Operation—Preferred Embodiment

1. Traversing a Track, Tracks, or an Apparatus

The preferred embodiment of the invention is an article of educational equipment horizontally traversed by a human. The invention comprises tracks, straight 30, arced 40, or curved 50. A single track may be traversed. A track may be connected to a contiguous track or tracks, straight, arced, or curved, and the combination of tracks traversed. A track may be connected to a contiguous distinct end coupler 90 bridging one end of the track to the end of a non-contiguous track or tracks, straight, arced, or curved. The combination of tracks and the distinct end coupler are then traversed. Contiguous tracks and tracks with the aid of one or more distinct end couplers may be joined together to create an apparatus in a design shown in FIGS. 8, 9, 10, 11, or 12. The apparatus is then traversed.

A human may traverse the geometrically shaped colored footings of the steps 70 of a track, straight, arced, or, curved, or walk upon the top side of either rail using the rail as a balance beam. The distance between the steps 70 may be adjusted to accommodate the stride of a human. The height of each step 70 is substantially the same if the rails comprising the track comprise level step insertion elements 63. The height of each step may vary if the rails comprising the track comprise step insertion elements 63 that are not level. The ability to adjust the height of the steps 70 increases the level of difficulty associated with traversing a track. An anti-slide element 67 is affixed to the bottom sides of each rail, distinct end coupler 90, and anti-tip device 80 preventing a track from shifting while under foot.

In addition to bridging the non-contiguous ends of tracks, a distinct end coupler 90 is used as an agent to traverse from one track to another. The planar surface 91 comprises elongated stripes 94 visually connecting non-contiguous ends of tracks thereby assisting a traversing human. A distinct end coupler is also used as a station on which a human stands while receiving instructions prior to traversing a track or apparatus.

An anti-tip device 80 may be employed to prevent tipping of a straight track 30 while under foot. An anti-tip device provides protection in two ways. First, an anti-tip element 83 is comprised of the portions of the elongated, rectangular planar surface 81 that extend out from each exterior work stop abutment 84. Second, the sides of each rectangular rail 31 lie adjacent to the exterior 84 and interior 85 work stop abutments gaining support. Additionally, each rail may be attached to the exterior work stop abutment 84 if the steps 70 are inserted through step insertion elements 86 comprising the abutment 84.

2. Assembling a Track

A track, straight 30, arced 40, or curved 50, is assembled by placing the bottom side of each rail on a flat surface directly opposite one another. To join the rails, readily detachable steps 70 are inserted into opposing step insertion elements 63 located in whole or part at the interior side of each rail. Each drawing in FIGS. 2A, 3A, and 4A depicts a track, straight 30, arced 40, or curved 50, comprising two rails joined together by readily detachable rungs 71. Each drawing in FIGS. 2B, 3B, and 4B depicts a rail, rectangular 31, arced 41, or curved 51, comprising a single row of square shaped rung insertion elements 64 located in whole or part at the interior side of each rail that accommodate rungs 71 with squared closures 75. A rung 71 is inserted into the exterior side of a rail and pushed through the rail exiting its interior side and subsequently inserted into the opposite rail at its interior side and pushed through the rail exiting its exterior side whereupon the rung is secured by means of a threaded male flanged fastener 76 screwed into the squared rung closure 75.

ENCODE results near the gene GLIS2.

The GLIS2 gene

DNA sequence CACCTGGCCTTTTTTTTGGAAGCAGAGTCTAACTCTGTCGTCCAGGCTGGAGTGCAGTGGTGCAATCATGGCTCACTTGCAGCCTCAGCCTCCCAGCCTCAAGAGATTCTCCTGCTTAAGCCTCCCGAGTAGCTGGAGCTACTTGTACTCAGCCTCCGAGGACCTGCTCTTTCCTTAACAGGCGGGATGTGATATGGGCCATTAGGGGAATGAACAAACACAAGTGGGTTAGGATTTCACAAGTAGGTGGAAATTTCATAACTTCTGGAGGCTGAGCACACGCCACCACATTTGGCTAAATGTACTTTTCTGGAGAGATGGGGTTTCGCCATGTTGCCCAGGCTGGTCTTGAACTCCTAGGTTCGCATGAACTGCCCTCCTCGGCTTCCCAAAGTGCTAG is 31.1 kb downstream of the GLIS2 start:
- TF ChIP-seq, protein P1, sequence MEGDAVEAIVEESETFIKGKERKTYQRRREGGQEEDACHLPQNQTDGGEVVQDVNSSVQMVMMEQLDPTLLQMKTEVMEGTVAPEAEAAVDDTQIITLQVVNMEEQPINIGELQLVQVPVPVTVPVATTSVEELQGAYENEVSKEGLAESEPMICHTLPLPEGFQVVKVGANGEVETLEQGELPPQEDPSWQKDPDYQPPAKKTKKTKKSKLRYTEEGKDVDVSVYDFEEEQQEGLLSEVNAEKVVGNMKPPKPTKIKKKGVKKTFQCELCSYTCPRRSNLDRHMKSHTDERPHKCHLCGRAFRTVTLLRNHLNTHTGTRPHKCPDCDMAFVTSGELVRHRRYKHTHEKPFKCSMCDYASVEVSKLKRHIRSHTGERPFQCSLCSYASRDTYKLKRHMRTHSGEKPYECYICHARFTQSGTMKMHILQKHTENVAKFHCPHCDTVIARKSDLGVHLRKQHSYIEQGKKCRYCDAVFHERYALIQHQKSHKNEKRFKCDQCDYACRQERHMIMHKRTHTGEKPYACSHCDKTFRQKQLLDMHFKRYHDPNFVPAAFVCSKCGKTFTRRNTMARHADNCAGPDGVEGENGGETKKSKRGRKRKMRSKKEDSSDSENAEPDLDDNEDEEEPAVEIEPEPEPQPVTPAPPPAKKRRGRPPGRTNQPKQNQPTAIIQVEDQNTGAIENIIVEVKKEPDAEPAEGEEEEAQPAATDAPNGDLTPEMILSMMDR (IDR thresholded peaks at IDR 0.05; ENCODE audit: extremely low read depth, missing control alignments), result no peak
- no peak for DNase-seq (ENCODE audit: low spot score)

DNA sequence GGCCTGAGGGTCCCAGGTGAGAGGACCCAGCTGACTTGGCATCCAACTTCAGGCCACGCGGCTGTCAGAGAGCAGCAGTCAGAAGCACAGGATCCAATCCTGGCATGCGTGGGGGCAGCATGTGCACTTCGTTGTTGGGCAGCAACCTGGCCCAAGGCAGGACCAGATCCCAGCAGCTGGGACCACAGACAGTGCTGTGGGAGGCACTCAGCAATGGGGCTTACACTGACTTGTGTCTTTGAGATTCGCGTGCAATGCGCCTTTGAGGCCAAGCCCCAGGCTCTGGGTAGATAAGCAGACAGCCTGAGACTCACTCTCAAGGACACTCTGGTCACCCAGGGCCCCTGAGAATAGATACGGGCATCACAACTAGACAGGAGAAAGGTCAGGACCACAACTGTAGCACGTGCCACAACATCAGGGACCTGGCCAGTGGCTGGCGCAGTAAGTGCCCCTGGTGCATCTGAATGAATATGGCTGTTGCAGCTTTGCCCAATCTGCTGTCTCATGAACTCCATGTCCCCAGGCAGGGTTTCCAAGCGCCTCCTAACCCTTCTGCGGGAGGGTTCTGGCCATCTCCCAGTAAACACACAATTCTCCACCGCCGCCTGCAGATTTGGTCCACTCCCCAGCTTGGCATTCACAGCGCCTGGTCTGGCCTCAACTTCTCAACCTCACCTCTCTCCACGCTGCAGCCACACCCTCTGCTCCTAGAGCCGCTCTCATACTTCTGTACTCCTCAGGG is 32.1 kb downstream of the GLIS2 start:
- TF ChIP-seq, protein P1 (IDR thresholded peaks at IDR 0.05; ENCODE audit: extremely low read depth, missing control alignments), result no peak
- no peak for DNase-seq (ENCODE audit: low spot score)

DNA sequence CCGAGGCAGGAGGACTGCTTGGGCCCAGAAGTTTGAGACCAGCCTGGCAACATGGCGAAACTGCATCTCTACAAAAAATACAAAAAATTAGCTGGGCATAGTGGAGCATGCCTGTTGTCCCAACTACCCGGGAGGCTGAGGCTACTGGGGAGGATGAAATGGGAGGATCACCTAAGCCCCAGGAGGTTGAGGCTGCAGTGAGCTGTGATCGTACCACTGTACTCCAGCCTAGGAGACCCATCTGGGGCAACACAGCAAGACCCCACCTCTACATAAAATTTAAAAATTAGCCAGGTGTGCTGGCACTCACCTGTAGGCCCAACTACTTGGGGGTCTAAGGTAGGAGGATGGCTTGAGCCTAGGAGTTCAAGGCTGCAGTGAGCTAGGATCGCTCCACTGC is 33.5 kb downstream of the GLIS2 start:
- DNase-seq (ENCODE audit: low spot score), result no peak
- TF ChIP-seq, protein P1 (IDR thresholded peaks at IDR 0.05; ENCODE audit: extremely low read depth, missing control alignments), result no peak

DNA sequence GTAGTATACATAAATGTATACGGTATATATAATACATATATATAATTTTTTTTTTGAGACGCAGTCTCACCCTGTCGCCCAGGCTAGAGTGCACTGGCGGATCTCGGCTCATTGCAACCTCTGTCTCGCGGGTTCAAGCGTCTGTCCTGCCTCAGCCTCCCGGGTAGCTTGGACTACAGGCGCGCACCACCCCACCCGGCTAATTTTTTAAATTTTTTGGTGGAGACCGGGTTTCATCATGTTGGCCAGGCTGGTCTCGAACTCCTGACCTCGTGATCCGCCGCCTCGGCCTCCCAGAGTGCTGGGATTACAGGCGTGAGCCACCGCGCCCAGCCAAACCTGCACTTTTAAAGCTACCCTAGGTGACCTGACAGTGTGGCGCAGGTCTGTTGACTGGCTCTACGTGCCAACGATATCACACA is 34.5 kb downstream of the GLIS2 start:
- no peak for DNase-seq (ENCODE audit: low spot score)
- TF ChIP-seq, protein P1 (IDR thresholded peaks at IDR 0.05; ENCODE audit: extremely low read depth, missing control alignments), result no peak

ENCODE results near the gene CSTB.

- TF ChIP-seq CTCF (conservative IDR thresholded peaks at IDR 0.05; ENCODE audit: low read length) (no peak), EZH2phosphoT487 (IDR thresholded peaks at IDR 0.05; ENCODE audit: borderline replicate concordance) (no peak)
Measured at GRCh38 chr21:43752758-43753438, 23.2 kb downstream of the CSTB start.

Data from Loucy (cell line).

Each drawing in FIGS. 2C, 3C, and 4C depicts a rail comprising two rows of square shaped rung insertion elements 64 located in whole or part at the interior side of each rail that accommodate rungs 71 with squared closures 75. The upper row of elements 65 is directly over the lower row 66. A rung is perpendicularly inserted into or through an element 64 located on either the upper row 65 or lower row 66 of a rail and subsequently inserted into the corresponding row of the opposing rail. The height of the rung steps may be varied. Otherwise, the method of installing or removing rungs is the same as that described in the above paragraph for a rail with a single row of elements 64.

After the steps 70 are secured and the track assembled, the steps are positioned length-wise in a perpendicular or diametrical relationship to each rail, are incapable of rotating or shifting horizontally, and serve to hold the rails in a fixed equidistant relationship to each other. Each readily detachable step 70 may be installed or removed without the necessity of dismantling a track.

A straight track may also be assembled with the aid of an anti-tip device 80. Refer to FIG. 6B. The anti-tip device is positioned on a flat surface. Each rectangular rail 31 of a straight track is positioned upon the anti-tip device, within each work holder area 82, and directly opposite one another. Each work holder area is bordered by an exterior 84 and interior 85 work stop abutment. The exterior work stop abutments 84 are each comprised of two rows of step insertion elements 86 into which steps 70 are inserted. The drawing depicts exterior work stop abutments 84 comprised of square shaped rung insertion elements 87. The drawing also depicts a readily detachable rung 71 with a squared rung closure 75 which is inserted through the square shaped rung insertion element 87 comprising one of the exterior work stop abutments 84, through the square shaped rung insertion elements 64 comprising each rail, and finally through the square shaped rung insertion element 87 comprising the other exterior work stop abutment. Assembly of the track is complete when the rungs are fastened joining the opposing rails together in a fixed parallel relationship.